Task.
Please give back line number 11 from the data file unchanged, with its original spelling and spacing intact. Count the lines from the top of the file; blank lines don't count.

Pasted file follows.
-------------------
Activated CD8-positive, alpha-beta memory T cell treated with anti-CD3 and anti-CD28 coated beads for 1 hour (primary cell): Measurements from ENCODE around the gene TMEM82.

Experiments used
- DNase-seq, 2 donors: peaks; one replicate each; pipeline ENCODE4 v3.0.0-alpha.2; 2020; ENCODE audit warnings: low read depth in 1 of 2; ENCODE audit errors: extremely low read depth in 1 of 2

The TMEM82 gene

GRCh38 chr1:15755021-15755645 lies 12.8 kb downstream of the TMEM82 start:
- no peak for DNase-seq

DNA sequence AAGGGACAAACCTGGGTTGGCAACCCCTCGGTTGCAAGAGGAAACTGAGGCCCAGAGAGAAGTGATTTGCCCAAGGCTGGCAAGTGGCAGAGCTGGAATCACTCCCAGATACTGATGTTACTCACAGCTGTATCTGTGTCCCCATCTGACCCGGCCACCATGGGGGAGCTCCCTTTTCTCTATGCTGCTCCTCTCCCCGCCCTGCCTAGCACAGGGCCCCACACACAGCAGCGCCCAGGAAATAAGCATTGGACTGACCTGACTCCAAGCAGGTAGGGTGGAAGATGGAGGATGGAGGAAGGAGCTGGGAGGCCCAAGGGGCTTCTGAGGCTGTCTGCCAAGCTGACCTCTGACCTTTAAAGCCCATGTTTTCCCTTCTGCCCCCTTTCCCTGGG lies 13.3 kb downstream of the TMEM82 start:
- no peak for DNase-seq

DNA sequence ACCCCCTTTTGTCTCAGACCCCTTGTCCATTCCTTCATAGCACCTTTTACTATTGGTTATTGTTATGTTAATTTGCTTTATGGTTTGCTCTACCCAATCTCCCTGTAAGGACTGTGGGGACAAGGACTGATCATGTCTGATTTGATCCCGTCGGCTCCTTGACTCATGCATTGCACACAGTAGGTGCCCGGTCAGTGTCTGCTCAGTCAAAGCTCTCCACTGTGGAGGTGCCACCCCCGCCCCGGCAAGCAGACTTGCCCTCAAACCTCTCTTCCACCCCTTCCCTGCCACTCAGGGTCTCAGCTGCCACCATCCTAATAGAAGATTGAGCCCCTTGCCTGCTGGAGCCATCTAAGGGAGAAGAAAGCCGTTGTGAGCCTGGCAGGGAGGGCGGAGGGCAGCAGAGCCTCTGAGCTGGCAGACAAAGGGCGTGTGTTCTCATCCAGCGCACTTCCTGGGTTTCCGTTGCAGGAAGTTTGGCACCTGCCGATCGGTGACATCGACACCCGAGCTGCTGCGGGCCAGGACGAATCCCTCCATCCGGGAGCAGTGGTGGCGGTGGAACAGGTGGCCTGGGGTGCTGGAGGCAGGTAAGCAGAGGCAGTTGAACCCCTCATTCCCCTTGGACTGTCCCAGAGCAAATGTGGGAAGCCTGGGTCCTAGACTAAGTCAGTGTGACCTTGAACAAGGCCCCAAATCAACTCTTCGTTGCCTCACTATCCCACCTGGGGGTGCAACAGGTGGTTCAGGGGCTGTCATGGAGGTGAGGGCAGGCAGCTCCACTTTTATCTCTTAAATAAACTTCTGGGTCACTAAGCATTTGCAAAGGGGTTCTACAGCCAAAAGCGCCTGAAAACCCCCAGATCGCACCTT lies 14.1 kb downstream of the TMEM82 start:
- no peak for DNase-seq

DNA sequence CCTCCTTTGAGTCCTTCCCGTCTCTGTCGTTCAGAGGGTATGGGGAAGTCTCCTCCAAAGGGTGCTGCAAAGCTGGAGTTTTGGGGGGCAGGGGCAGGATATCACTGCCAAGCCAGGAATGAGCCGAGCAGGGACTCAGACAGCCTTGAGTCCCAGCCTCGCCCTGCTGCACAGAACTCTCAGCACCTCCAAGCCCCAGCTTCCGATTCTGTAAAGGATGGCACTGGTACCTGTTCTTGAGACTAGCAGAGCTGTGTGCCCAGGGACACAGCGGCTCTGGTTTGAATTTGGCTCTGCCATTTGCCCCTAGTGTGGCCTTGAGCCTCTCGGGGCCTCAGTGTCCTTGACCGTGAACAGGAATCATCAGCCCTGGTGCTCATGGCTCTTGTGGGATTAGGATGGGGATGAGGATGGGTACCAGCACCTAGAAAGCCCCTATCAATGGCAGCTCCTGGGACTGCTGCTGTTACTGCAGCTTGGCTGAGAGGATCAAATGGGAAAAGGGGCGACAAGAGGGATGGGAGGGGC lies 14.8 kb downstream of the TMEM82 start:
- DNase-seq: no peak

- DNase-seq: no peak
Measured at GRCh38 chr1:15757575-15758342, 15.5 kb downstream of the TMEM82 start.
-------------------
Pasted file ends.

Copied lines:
DNA sequence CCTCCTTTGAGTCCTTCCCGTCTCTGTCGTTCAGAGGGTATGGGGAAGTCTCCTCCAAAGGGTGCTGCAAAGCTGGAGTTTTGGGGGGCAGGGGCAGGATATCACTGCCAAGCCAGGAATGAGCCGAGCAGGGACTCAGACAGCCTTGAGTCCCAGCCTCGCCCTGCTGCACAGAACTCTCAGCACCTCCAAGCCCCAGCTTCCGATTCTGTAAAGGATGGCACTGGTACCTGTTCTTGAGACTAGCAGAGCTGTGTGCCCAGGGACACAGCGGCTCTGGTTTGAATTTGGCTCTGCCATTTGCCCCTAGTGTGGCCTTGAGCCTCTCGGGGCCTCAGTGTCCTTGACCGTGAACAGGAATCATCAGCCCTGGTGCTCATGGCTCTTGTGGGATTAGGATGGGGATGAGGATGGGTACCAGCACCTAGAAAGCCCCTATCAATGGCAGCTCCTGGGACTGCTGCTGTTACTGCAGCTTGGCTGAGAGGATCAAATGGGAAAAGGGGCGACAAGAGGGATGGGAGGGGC lies 14.8 kb downstream of the TMEM82 start: